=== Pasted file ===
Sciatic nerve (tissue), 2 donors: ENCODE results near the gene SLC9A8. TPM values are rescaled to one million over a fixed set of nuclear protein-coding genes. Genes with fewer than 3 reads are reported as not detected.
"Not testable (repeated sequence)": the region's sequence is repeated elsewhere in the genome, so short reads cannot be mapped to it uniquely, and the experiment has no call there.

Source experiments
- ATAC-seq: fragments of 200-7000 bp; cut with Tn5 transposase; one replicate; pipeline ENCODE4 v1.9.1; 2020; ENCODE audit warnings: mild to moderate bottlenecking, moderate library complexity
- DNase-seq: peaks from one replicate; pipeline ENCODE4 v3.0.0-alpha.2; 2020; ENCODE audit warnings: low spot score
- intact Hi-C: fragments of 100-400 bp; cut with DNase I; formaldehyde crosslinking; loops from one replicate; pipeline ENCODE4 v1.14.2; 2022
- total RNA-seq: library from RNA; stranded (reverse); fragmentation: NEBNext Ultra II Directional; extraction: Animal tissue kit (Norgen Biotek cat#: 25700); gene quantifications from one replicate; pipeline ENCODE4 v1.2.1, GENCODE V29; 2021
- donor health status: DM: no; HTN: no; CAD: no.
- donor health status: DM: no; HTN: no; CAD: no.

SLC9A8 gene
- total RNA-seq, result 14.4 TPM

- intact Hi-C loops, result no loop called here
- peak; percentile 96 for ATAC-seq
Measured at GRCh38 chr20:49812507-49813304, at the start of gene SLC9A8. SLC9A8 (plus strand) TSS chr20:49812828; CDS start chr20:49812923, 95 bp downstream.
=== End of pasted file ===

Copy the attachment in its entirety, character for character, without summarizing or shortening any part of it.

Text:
Sciatic nerve (tissue), 2 donors: ENCODE results near the gene SLC9A8. TPM values are rescaled to one million over a fixed set of nuclear protein-coding genes. Genes with fewer than 3 reads are reported as not detected.
"Not testable (repeated sequence)": the region's sequence is repeated elsewhere in the genome, so short reads cannot be mapped to it uniquely, and the experiment has no call there.

Source experiments
- ATAC-seq: fragments of 200-7000 bp; cut with Tn5 transposase; one replicate; pipeline ENCODE4 v1.9.1; 2020; ENCODE audit warnings: mild to moderate bottlenecking, moderate library complexity
- DNase-seq: peaks from one replicate; pipeline ENCODE4 v3.0.0-alpha.2; 2020; ENCODE audit warnings: low spot score
- intact Hi-C: fragments of 100-400 bp; cut with DNase I; formaldehyde crosslinking; loops from one replicate; pipeline ENCODE4 v1.14.2; 2022
- total RNA-seq: library from RNA; stranded (reverse); fragmentation: NEBNext Ultra II Directional; extraction: Animal tissue kit (Norgen Biotek cat#: 25700); gene quantifications from one replicate; pipeline ENCODE4 v1.2.1, GENCODE V29; 2021
- donor health status: DM: no; HTN: no; CAD: no.
- donor health status: DM: no; HTN: no; CAD: no.

SLC9A8 gene
- total RNA-seq, result 14.4 TPM

- intact Hi-C loops, result no loop called here
- peak; percentile 96 for ATAC-seq
Measured at GRCh38 chr20:49812507-49813304, at the start of gene SLC9A8. SLC9A8 (plus strand) TSS chr20:49812828; CDS start chr20:49812923, 95 bp downstream.